4. Sitemap (aka Site Map, Site Hierarchy Map, Site Diagram, Blueprint, Web Map)
Site maps are one of the most critical and widely used web information architecture tools (along with wireframes). They show the overall structure and hierarchy of a Web site. They can be used as the first step in laying out the web information architecture of a site, and will provide the framework upon which to base site navigation. When I set out to understand the IA of a current site, or design an IA for a new site, I start by sketching out a ruff site map. Site maps can be constructed in a wide variety of formats, but the general structure and principles remain relatively consistent.
Sample Site Map (pdf)
6. Wireframes (aka Wire Frame, Page Architecture, Low Fidelity Mock-Up, Page Schematic)
Information Architecture Wireframes (combined with Site Maps) are the bread and butter tools of information architects. They are useful for conveying the general page structure and content requirements for individual pages.
Wireframes need to achieve a happy medium between being too precise and too loose. What I mean by this is that a wireframe that is too precise or detailed may leave little creative room for the designer. A wireframe that is too loosely defined can easily be misinterpreted by designers and developers. The format used should be dependent upon the audience.
Using detailed wireframes will frequently flush out new requirements and questions that nobody has thought about yet. They also help to keep a paper trail of functional and design decisions that are made. I sometimes use wireframes to get people thinking and generate requirements. Wireframes will sometimes end up evolving into the default requirements document for a Web site.
7. Paper Prototype (aka Low Fidelity Prototype)
Paper prototyping involves using screen shots and/or hand sketched page diagrams to quickly elicit user feedback and identify interface IA problems. Using a paper prototype involves conducting a usability test using a low fidelity prototype. These prototypes can be created electronically using programs such as MS Word, Excel, Visio, or various WYSIWYG editors. However, in many cases paper prototypes are nothing more than loosely hand-sketched designs. The quicker these paper prototypes can be created, the greater the benefit. Paper prototypes shouldn’t incorporate specific design elements such as color, style, fonts, detailed graphics, etc.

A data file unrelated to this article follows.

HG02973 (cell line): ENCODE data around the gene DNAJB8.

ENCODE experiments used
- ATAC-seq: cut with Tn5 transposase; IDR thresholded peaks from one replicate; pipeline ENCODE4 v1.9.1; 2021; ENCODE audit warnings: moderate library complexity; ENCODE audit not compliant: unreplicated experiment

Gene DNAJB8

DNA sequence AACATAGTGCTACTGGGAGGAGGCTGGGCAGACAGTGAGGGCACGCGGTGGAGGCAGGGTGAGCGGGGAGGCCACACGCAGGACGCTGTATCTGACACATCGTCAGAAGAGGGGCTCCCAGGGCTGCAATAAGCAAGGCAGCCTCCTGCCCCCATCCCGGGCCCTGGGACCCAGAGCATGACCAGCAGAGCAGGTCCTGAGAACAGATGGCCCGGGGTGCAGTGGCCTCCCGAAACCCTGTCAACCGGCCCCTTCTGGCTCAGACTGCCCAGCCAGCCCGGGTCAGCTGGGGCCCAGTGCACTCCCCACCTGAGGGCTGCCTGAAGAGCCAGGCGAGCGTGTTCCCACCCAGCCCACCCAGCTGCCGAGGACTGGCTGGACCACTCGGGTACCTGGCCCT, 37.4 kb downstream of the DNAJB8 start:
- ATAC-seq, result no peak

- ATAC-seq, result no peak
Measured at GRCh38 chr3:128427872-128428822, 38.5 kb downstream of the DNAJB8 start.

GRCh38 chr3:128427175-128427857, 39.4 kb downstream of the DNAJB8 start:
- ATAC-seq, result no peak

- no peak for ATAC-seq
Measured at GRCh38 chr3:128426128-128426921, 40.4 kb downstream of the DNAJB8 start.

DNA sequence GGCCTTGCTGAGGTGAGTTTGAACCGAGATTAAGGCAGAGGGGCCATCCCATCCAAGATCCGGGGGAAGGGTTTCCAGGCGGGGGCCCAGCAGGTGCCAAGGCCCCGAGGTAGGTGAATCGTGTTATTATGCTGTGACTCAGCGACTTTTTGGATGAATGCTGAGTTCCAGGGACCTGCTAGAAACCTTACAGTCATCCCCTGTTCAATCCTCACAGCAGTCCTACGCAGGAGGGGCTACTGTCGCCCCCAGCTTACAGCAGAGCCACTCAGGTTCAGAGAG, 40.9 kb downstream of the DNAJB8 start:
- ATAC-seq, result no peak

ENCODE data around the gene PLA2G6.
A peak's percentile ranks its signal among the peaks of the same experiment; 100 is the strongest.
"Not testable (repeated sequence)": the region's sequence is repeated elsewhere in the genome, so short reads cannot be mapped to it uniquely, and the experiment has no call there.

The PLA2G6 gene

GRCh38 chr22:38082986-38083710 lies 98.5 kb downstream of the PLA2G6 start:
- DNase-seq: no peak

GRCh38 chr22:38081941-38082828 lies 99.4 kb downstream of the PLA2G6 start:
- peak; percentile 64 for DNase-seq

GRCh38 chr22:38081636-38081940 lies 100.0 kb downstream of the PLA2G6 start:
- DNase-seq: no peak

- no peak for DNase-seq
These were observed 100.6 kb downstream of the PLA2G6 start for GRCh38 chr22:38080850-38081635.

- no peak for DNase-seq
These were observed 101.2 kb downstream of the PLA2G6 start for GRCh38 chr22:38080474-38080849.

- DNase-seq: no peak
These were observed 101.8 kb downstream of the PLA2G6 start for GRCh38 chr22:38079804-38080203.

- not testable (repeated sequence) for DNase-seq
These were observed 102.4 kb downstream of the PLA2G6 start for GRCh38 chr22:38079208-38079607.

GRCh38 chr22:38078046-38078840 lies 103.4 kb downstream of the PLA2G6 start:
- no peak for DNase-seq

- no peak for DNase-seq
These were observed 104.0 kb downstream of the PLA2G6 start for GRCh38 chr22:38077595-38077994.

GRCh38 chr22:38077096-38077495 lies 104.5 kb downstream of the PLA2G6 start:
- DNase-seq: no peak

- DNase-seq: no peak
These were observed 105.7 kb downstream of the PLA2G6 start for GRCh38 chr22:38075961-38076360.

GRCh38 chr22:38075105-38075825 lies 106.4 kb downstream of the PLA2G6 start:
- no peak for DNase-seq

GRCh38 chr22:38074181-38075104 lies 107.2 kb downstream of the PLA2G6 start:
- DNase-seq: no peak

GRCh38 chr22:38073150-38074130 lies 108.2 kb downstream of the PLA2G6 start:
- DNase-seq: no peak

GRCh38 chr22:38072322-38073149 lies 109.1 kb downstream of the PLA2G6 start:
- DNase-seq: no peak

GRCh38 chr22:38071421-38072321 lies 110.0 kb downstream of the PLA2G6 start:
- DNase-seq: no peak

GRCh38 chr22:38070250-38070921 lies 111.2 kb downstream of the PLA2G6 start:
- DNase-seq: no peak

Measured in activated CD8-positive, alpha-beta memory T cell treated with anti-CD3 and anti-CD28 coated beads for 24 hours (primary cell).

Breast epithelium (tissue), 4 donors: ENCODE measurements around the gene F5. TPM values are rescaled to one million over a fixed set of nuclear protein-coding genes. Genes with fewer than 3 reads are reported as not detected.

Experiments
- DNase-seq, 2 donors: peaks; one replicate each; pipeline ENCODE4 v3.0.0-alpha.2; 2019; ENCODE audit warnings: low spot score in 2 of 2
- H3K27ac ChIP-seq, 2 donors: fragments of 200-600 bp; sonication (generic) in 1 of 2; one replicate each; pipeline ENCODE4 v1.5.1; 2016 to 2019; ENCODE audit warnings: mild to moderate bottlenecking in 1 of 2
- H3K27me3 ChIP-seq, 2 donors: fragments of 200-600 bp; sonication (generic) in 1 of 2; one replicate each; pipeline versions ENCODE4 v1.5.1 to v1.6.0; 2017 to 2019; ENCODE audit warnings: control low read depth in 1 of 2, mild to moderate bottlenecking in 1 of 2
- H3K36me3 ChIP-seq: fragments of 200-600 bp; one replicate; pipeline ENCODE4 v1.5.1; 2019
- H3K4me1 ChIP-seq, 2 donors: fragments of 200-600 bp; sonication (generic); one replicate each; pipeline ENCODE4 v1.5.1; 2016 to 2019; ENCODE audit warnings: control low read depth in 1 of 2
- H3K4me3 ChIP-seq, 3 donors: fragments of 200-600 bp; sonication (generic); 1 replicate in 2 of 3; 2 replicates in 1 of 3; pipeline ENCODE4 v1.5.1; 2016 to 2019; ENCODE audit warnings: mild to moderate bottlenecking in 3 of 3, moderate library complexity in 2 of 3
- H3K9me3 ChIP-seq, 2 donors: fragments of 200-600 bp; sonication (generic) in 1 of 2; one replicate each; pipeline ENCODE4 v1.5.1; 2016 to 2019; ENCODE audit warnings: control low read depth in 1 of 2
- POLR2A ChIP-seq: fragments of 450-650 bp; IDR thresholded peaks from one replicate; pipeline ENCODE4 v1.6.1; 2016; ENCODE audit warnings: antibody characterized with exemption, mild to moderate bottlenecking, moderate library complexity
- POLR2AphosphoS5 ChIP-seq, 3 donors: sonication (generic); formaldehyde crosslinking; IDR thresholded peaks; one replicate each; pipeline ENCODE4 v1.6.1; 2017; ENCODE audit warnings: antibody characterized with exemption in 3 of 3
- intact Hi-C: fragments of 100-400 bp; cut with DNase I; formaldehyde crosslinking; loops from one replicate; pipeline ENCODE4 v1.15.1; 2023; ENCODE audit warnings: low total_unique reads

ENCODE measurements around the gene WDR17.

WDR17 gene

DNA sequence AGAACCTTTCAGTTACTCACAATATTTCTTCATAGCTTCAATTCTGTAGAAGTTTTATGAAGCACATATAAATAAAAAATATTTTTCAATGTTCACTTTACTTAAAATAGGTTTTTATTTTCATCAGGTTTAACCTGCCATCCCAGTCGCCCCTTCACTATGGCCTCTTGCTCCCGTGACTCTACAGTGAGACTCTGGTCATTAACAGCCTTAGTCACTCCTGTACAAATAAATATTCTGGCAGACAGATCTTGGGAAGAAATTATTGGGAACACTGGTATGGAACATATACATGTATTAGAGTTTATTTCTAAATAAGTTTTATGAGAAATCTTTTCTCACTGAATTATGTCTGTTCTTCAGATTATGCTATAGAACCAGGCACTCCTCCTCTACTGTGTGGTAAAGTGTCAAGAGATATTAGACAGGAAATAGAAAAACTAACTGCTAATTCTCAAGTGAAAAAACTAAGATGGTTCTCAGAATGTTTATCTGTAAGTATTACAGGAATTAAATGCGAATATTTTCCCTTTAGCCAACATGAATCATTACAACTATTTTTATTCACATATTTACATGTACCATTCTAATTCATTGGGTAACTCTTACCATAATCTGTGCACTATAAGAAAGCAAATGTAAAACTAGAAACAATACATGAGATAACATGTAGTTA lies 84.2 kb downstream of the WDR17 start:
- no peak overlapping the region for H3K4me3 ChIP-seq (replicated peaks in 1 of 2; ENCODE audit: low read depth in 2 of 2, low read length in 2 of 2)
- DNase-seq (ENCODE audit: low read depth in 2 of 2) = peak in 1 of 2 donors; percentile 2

You may be hesitant to present something that might resemble a 6th graders art project to a client. However, with a bit of education the client will be appreciative of the time and money you are saving them.
8. Story Board (aka Storyboard)
It’s debatable whether a storyboards are anything different than a set of wireframes, but they can tend to illustrate more of a process than a wireframe does. However in many cases IAs add usage and process notes to wireframes. I have also see storyboards (or something resembling them) referred to as Blueprint, Schematic, Grey Model, Interaction, Interaction Wireframe, IA Requirements Document, Design Document
Story boards typically combine information from process flows, site maps, and other IA deliverables. They can be used to illustrate a single screen or a whole system or site. They usually offer screen shots or some type of graphical representation of the screens, combined with a narrative description. Storyboards help to document the functionality of the site and describe how users will potential use the interface. These deliverables can be used by programmers, project managers, upper management, and clients to ensure that everyone is on the same page. Storyboards often turn into the initial requirements documents that programmers begin coding from. These deliverables provide an excellent chance to get client buy in and sign-off on the proposed function laity and IA of a site. Story boards can be similar to a detailed wireframe, and there is a lot of crossover between the two.
9. Style Guide
Style guides are used to document baseline design requirements for a site. They usually define font classes and a wide range of various design conventions to be followed. This deliverable would generally be considered the responsibility of a designer, but in some instances the Information Architect may be covering multiple roles (as is the case with me). HTML Wire frames are a good solution to solve multiple needs; deliverables for clients or management, and functional templates to start programming from.
Sample Style Guide (pdf)
Using Web Information Architecture Diagrams
In part 2 we take a look at the factors that influence using information architecture deliverables. Which provides more information on using Wireframes, Site Maps, Story boards, Use Cases, Paper Prototypes, User Profiles, and Site Maps and other web information architecture examples.